Dec 022010

A fan wrote recently and asked a question that is very central to circus performance:

Dear Mr. Paul,
I have been a long time fan of yours and Big Apple Circus.  I was fascinated by the PBS series “Circus” and was surprised by your reaction to the safety issue with the horse vaulting tricks (first episode).  Can you explain why you are so strict about the artists using the harness when they don’t want to?
Thank you,
Jennifer, NJ

Thanks for asking Jennifer.

Safety must always be the first priority. Circus performers place a premium on safety. They’re artists, not daredevils. They don’t perform a feat once and go on to the next stunt – they repeat their performance, as Francis Brunn once said, “at 8:20 every night.” There’s some risk built into any extraordinary feat, but circus performers look to make that risk as small as possible. But they’re also supremely confident people. They have to be. You can’t throw a triple somersault without complete faith in your ability, without total commitment to the moment. And that’s where the real danger in circus performance lies: in the tension between confidence in one’s abilities and the need to reduce risk. In my years with the circus I’ve seen how performers can sometimes let that faith in their abilities trump their ingrained need for safety, and I eventually came to understand that part of my job (the job of any director) is to spot those occasions and head them off.

Also, the first rule of engagement for the film makers was as follows: “There will be people training for an act involving vaulting on horseback. NEVER approach with a camera when there are animals in the ring. Horses, particularly inexperienced ones, are spooked by any approach, especially if it involves a large object like a camera.”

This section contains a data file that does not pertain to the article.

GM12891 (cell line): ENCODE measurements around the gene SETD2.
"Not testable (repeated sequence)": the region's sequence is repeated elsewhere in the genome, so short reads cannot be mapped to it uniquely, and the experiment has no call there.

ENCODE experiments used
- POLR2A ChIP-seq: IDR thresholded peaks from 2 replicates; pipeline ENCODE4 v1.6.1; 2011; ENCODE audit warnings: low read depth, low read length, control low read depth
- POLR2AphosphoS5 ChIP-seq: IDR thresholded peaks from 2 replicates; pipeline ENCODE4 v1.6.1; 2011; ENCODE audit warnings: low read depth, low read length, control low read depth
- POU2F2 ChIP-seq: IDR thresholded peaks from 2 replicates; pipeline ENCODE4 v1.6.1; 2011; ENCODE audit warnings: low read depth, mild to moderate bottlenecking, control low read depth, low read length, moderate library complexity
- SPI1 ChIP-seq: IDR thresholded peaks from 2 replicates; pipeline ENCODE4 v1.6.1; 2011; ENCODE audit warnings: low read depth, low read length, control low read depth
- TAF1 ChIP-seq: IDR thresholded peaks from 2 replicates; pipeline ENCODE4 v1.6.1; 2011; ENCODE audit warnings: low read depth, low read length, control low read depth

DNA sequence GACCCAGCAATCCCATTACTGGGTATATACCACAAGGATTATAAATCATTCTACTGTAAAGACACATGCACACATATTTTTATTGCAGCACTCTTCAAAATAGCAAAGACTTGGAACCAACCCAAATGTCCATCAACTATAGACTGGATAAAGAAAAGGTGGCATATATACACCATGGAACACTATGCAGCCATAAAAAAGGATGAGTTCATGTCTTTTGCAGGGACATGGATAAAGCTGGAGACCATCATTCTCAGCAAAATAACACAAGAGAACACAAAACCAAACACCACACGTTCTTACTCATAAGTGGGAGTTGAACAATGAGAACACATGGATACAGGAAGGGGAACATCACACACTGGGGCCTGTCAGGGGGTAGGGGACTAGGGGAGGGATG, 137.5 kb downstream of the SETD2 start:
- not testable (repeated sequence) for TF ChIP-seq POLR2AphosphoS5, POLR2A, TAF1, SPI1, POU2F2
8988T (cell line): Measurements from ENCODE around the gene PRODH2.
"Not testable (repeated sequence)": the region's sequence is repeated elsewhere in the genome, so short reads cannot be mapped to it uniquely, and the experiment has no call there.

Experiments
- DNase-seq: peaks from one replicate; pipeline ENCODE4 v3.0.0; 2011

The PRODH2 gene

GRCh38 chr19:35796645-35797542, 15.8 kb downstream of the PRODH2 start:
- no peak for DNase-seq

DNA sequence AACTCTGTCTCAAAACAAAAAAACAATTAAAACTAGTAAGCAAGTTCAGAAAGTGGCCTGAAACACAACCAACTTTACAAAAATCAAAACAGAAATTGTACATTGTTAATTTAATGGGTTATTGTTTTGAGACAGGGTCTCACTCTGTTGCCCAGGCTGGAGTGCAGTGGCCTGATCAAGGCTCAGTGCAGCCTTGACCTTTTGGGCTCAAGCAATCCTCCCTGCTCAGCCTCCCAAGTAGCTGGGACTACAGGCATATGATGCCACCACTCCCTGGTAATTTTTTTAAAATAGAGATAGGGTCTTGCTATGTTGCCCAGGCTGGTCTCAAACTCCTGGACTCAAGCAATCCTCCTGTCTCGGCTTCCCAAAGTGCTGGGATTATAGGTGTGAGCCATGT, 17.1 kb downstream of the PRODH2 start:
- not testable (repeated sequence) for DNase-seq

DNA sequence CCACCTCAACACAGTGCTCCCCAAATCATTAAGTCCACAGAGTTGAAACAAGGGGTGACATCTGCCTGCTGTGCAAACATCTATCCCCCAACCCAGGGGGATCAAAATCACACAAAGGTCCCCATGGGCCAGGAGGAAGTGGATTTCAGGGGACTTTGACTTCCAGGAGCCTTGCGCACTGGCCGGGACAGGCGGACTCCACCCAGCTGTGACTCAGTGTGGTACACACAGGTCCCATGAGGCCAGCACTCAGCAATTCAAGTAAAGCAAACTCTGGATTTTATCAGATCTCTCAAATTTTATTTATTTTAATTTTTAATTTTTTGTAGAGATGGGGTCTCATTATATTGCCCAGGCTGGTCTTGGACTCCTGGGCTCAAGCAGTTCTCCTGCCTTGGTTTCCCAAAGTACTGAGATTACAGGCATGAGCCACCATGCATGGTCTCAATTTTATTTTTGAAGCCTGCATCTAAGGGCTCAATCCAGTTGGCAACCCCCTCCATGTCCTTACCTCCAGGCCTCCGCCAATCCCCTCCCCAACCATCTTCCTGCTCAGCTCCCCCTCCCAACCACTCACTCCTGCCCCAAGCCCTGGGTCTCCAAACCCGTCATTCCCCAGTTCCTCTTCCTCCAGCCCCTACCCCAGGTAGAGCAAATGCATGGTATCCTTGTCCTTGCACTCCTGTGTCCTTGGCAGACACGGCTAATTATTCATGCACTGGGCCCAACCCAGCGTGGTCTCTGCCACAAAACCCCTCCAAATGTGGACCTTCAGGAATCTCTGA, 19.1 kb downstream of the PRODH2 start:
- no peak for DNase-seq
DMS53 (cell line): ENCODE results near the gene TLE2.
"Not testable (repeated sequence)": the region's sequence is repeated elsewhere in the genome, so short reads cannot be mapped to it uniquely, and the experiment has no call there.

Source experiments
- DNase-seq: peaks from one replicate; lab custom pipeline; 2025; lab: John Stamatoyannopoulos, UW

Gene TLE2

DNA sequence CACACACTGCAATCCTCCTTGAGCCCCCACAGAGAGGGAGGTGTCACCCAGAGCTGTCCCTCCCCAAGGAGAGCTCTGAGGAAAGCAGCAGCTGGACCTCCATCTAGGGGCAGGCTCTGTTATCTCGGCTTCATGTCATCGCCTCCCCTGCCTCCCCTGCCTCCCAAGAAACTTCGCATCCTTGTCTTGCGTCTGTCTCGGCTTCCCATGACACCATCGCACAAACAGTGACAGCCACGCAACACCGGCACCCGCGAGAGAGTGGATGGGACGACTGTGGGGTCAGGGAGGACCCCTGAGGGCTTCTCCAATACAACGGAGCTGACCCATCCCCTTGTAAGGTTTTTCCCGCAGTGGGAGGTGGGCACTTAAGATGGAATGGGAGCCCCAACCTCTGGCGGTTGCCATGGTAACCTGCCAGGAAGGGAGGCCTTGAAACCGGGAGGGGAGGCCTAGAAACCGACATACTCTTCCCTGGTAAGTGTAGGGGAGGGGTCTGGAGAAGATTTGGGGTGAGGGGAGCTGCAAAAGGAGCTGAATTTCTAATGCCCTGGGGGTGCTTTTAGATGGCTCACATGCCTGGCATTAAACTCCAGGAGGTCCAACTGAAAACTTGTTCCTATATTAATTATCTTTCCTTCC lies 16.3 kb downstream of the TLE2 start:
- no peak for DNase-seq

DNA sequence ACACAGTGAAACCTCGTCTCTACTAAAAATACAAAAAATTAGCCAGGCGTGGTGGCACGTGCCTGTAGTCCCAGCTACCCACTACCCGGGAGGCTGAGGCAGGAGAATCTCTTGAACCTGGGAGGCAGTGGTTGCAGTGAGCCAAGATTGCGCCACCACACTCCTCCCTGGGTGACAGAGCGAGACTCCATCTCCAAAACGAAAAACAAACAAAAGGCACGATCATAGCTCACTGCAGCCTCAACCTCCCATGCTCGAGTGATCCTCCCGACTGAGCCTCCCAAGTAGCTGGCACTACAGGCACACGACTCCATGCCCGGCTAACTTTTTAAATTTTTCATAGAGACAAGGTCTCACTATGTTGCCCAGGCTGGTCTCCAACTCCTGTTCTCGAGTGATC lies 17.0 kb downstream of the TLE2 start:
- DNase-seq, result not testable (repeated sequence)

Acrobats who don’t have years of experience working with horses are at particular risk, not realizing that it is not only their ability that is being tested, but that they are working with another sentient being, with a mind of its own. And in this particular case an animal that runs away from anything alien or the least bit threatening.

Imagine how I felt, then, when I walked into the tent one morning to find not just a camera crew ignoring that first rule, but a performer brazenly putting himself at risk. What I saw was this: a company member without a safety belt on a horse circling the ring, and a camera crew advancing toward that horse.

Quite simply, I lost it. My temper is usually as close by as my laughter, and this appalling breach of safety, not just by outsiders by one of our own, enraged me.

With a furious outburst, I stopped the camera crew. Then I stormed into the ring and halted the action. I glared at the company member, who had been on horseback without a safety belt, then at Christine Zerbini, the horse trainer standing in the middle of the ring with a long whip. “ALL OF YOU INTO MY OFFICE IMMEDIATELY!” I shouted.

Christine, afraid that the horse would interpret my roar as intended for him, tried to quiet me down.

“SHUT UP! I yelled, misunderstanding her intent, and stomped out of the tent towards the office that had been set up for the film’s producers. There, I told them that I didn’t care that we had a contract with them – that I’d tear it up if this blatant disregard for the rules continued.

If my anger didn’t get their attention, that certainly did.

The company artists who had flouted the rules were next, and I let them have it with an anger that was nearly uncontrollable. Over the years I’d seen overconfidence or inattention lead to some perilous situations – in two cases to serious incidents, one of which led to a performer being paralyzed – and I wasn’t going to let it happen again, not on my watch.

Soon my temper cooled, if not my indignation, and I sought out Christine and apologized for my insult to her. For a few days everyone seemed to walk on eggshells around me, and I regretted having caused such an ugly scene. But ugly though it had been, I’d gotten the message across.

The film crews behaved, as did the company, and I kept one eye on them – and another on my volatile temper.

“CIRCUS” turned out to be an excellent film.  I’m glad I didn’t have to tear up our contract with the production company, because they were able to capture what I’d wanted to see for so long: the moment the trick is made. Thanks to the latest camera technology, slow motion, Steadi-Cam, and the talent of great camera people, I’ve seen that moment – as Alex Cortes turned the triple somersault on the flying trapeze, Anna of the Rodion Troupe completed the double-double on the russian barre, and Sarah Schwarz executed her straddle leap on the tight wire.

These are awesome sights.


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